My husband is a determined engineer and, after consulting with an authority on building mikvas, he worked for three days digging a hole around our natural spring. He even devised a heating element, since all the water here is below freezing. We then found out that we had not understood the instructions correctly. Thank G-d, ground was broken for a mikva in Anchorage in May and it is now complete.

I am not complaining. I am grateful to have the opportunity to be so fully aware of every mitzva that my family does. Nothing becomes routine here.

Through our example, our children learn about the importance of caring for parents. My oldest daughter, who just turned 25, was not with us, but took on the mitzva of helping others in her own way. She began teaching a Torah class based on the Rebbe's teachings and is volunteering at a local hospital, putting on make-up for teens with cancer.

Through the beauty of our surroundings, we try to instill a love for G-d's creations in our children. They enjoy themselves as well - riding their bikes or playing hide and go seek in the bushes, fishing or picking blueberries to make pies. My 12 year-old daughter sewed quilted pillows all summer and made a tidy profit at the local Fourth of July celebration. We even occasionally have the opportunity to have house guests.

On the first Shabbat after we arrived, we heard a knock on our door. It was a young woman who is interested in Judaism and wanted to meet an observant family. I connected her with the Greenbergs in Anchorage. This year, for the first time, 40 girls from Camp Emunah, a girls overnight camp in Upstate New York, stayed with us. We look forward to our next visitors, hoping to again have many memorable expereinces.

Reprinted from the N'Shei Chabad Newsletter

What's New

New Chabad Centers
Alexandria, Virginia

A new Chabad Center, under the directorship of Rabbi Mordechai and Yehudis Newman, opened recently in Alexandria, Virginia. Within two short weeks of its opening, the Center hosted Shabbat Services, holiday programs and numerous informative and inspirational classes.

Iowa City, Iowa

Rabbi and Mrs. Avremel Blesofsky have opened a Chabad-Lubavitch Center in Iowa City, Iowa. The Blesofskys will be serving the local Jewish community as well as being involved in campus outreach.

The Rebbe Writes

19 Kislev, 5711 [1950]

On the occasion of Yud-Tes (19th) Kislev, the anniversary of the liberation of Rabbi Shneur Zalman, the founder of Chabad Chassidism, I take this opportunity to send you greetings and good wishes.

This day, as you are surely aware, does not commemorate a personal triumph of a great teacher and leader, for with its founder the entire movement and teachings of Chassidism received a new lease on life.

The Chabad movement experienced birthpangs by far more acute than any movement would normally expect. To the same degree its triumph showed all the more clearly that it was the victory of Truth brought about by Divine Providence.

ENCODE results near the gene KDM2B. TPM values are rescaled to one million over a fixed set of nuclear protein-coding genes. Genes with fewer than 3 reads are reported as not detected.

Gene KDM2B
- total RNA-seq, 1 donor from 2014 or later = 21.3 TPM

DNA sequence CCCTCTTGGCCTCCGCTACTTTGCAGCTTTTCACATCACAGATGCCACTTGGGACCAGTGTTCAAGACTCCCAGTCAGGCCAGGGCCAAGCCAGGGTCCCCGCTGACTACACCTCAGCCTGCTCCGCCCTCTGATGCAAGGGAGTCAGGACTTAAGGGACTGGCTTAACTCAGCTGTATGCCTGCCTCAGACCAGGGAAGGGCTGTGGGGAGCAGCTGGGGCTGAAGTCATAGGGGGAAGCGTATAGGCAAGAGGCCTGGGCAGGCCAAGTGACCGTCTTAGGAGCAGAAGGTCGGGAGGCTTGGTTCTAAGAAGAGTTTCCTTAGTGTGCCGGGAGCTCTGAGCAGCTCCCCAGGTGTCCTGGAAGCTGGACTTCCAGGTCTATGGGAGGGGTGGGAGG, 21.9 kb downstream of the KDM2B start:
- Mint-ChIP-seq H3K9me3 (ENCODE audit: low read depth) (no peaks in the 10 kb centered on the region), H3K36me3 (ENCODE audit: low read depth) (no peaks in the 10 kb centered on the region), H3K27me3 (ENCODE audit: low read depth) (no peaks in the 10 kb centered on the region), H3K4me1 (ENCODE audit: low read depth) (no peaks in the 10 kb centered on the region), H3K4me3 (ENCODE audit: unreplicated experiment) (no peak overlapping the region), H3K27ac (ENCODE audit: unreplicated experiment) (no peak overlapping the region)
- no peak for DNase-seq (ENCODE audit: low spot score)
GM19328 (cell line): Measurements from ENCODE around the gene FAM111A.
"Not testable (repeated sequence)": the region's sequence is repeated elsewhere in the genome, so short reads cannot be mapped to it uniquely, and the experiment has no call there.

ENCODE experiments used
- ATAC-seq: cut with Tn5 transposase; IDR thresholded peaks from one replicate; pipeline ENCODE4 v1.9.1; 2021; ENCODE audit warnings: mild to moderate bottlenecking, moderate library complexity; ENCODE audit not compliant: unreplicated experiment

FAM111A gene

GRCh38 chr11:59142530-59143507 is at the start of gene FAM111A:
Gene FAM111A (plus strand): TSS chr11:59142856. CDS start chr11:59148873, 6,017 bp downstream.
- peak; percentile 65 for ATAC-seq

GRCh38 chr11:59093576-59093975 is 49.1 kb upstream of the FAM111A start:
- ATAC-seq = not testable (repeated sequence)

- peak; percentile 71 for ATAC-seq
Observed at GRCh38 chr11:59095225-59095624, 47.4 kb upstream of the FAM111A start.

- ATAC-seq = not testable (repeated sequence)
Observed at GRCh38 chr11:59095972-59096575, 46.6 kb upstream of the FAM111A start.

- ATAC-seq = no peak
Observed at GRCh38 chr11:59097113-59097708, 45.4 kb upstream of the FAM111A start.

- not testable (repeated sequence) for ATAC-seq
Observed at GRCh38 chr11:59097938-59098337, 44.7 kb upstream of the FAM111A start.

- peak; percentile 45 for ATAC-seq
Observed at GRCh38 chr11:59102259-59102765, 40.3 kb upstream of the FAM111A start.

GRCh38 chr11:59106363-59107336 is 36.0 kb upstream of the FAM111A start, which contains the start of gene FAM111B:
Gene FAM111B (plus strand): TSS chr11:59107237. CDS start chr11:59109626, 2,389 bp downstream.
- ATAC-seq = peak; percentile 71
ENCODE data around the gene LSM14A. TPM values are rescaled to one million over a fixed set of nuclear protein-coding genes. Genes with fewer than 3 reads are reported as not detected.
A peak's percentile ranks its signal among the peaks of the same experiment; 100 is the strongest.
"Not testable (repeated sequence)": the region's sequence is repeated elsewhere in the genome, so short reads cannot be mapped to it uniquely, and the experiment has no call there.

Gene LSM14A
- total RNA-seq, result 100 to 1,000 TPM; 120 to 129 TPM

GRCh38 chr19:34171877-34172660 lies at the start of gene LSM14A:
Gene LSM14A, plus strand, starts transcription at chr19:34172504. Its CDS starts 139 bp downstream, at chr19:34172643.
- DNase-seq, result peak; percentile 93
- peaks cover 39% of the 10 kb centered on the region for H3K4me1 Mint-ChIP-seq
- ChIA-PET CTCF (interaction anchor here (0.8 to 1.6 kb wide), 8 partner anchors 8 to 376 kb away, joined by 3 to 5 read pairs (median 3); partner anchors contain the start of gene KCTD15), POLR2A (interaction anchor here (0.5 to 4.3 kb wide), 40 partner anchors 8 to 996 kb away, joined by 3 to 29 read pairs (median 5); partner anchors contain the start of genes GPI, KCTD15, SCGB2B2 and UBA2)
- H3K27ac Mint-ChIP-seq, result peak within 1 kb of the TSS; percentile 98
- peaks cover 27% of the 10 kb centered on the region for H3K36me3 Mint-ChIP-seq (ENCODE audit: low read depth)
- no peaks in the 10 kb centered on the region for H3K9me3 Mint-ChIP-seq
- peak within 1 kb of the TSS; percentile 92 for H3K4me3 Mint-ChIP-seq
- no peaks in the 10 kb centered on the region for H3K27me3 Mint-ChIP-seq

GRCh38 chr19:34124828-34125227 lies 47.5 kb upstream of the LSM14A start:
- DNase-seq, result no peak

If in those days, some 150 years ago, the full impact of Chassidism upon Jewish life could not be envisaged by all, it is now quite evident that Chassidism has been a vital necessity for our entire people.

My father-in-law, our late Lubavitcher Rabbi of sainted memory, wrote in one of his latest circulated letters dated 10th of Kislev (the anniversary of the liberation of Rabbi Dov Ber, the son of the founder, who, like his father, was persecuted for his leadership and dissemination of Chabad Chassidism) that Chassidism is not an exclusive philosophy for any particular group, but a way of life for all our people, young and old.

The custom, practiced by many, of observing the anniversary of an important event in their life, has a deeper explanation in our sacred books. It is based on the idea that the same spiritual forces which were operative at the time of the original event reassert themselves at the time of the anniversary. It is therefore an opportune time to benefit from those forces and revelations.

In this light we observe Yud-Tes Kislev. And although all of us-and I feel sure that I can include you among us-are still grief-stricken for our revered Rabbi of sainted memory, we know that the dissemination of the teachings of the founder of Chabad, the hero of the occasion, must not be relaxed. Now, more than ever, we must appreciate our responsibility to spread the light of Chabad far and wide so that it permeates every aspect of Jewish life. Whoever knew my father-in-law of sainted memory, even slightly, can have no doubts that this is his will and testament to us.

19th of Cheshvan, 5733 [1972]

Greeting and Blessing:

I was pleased to be informed of your forthcoming Dinner celebration on the 20th of Kislev. It is significant that the event will take place one day following Yud-Tes Kislev, the historic anniversary of the release and vindication of the Alter Rebbe [the "Elder" Rebbe, Rabbi Shneur Zalman], founder of Chabad. Moreover, the 19th of Kislev will this year also mark the 200th Yartzeit anniversary of the illustrious Maggid of Miezricz, whose disciple and successor the Alter Rebbe was.

Anniversaries in Jewish life are observed for the purpose of their instructive significance, so that each and every one of us can learn from and be inspired by the life and work of our great leaders of the past, and translate this inspiration into actual deeds in our daily life and conduct.